Michael West holds three degrees from Harvard but is sometimes worth listening to nonetheless. His teaching and research interests include: the Classical tradition; Renaissance culture; warfare and Christian heroism; mock-heroic, satire, and comic forms; puns; stylistics, rhetoric, andlinguistically oriented criticism; pedagogy; scholarly reviewing; evaluating scholarly journals; the short story; the American Renaissance; Irish literature, and comparative literature—with expertise on Spenser, Shakespeare, Milton, Dryden, Thoreau and Joyce.
In addition to counseling students applying to graduate programs in literature, he often works with undergraduates competing in various prize essay competitions throughout the university and nationally.
Research and Publications
Among other honors his book on the American Romantics, Transcendental Wordplay: America’sRomantic Punsters and the Search for the Language of Nature (2000), won Phi Beta Kappa’snational Gauss Award of $2500 as that year's best work of literary scholarship and criticism on any topic. His seventy-odd articles range from Homer to Joyce, from Chaucer to Sherwood Anderson, from the European Renaissance to the American Renaissance, and he’s published verse translations from Latin and French in over a dozen literary quarterlies. For undergraduates he’s authored "Advice to Students Considering Graduate Work in English," which may be consulted in its most recently updated version at the website link, http://d-scholarship.pitt.edu/12622/.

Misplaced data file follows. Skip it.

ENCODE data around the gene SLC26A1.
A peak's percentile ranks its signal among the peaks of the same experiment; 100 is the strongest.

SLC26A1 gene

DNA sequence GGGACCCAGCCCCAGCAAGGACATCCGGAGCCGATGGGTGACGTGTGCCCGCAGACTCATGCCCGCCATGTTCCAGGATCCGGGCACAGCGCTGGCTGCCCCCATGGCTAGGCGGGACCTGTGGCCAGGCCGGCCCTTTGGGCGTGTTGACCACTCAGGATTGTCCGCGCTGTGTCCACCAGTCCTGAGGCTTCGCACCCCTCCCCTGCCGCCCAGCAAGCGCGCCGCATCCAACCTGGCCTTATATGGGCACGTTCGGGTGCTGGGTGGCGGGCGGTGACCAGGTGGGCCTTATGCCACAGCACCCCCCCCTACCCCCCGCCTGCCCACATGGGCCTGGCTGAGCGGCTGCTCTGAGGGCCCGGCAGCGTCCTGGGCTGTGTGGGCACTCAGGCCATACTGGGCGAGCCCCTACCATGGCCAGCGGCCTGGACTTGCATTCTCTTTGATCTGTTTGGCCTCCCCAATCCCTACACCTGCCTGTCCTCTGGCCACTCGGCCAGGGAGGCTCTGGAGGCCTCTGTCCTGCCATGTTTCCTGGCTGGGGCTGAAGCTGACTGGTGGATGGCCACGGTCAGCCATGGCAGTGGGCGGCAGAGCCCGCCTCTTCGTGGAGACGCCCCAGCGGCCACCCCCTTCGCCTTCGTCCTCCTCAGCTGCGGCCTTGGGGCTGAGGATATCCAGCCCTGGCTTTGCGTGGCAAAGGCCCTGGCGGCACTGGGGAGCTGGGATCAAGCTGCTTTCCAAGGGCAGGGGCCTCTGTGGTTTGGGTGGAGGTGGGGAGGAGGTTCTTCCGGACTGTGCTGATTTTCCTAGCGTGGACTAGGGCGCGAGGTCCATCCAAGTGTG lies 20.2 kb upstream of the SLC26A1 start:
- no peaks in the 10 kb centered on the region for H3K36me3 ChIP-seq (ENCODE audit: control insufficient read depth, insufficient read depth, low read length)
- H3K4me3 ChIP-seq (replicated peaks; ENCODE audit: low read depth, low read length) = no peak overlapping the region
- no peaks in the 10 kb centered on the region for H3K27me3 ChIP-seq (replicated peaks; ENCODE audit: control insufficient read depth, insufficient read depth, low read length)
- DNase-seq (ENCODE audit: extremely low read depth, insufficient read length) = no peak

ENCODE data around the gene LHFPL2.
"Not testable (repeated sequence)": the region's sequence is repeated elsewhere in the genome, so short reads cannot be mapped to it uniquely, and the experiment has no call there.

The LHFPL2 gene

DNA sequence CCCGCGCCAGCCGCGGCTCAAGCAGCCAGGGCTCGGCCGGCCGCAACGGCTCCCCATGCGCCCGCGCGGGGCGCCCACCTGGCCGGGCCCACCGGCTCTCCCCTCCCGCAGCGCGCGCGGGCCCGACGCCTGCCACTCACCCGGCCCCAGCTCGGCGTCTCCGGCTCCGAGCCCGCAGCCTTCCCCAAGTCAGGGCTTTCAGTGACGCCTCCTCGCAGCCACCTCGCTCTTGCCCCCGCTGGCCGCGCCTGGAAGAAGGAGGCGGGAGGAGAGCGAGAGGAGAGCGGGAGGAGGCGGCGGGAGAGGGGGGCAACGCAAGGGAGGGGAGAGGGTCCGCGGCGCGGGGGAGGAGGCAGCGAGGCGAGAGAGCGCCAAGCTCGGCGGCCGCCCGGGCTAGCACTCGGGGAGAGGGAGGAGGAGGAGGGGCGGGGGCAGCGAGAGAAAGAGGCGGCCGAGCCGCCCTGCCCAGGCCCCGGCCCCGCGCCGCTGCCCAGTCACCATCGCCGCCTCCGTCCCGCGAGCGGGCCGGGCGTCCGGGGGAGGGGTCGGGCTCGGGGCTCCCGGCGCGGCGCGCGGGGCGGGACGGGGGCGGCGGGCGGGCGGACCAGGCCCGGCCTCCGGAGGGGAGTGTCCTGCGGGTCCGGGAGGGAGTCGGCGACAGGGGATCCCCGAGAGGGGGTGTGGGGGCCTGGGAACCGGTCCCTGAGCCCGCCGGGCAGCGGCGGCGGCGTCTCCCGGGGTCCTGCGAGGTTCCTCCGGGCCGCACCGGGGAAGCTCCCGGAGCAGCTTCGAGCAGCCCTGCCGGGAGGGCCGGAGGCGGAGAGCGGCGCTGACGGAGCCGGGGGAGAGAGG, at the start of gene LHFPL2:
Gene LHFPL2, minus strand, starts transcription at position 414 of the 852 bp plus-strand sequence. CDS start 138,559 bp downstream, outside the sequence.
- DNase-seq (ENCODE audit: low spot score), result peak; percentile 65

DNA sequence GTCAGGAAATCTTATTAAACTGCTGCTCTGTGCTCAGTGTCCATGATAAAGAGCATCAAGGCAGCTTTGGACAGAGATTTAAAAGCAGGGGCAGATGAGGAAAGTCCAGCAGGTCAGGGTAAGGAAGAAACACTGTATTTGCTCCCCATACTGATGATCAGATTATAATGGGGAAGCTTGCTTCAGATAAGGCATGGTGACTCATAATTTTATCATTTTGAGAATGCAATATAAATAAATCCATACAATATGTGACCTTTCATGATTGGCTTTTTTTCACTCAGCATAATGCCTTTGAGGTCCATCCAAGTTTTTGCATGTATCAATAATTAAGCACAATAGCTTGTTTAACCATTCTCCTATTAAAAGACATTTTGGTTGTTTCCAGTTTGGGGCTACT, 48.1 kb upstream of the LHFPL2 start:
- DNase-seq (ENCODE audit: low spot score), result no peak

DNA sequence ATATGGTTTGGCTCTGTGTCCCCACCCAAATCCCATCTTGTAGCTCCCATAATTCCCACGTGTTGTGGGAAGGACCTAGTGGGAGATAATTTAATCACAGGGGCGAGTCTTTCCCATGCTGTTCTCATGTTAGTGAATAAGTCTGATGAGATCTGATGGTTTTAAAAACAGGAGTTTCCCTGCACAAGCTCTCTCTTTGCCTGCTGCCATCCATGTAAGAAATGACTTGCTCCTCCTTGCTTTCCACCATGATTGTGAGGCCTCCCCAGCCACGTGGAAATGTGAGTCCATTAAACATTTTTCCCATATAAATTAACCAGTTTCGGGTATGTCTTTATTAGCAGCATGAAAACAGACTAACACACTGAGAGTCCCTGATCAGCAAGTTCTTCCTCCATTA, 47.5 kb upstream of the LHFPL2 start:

The Short Story in Context
Introduction to Shakespeare
Introduction to Critical Reading
Introduction to American Literature
American Literature to 1860
Renaissance in England
The Roaring 20's
The American Short Story 1820-1920
Work and Play in Literature
Thoreau and Frost
Service and Other Duties
Department Internship and Placement Committee
Advisor for Undergraduates Considering Graduate Work in Literature
Chair, Selection Committee, Phi Beta Kappa Xi of Pa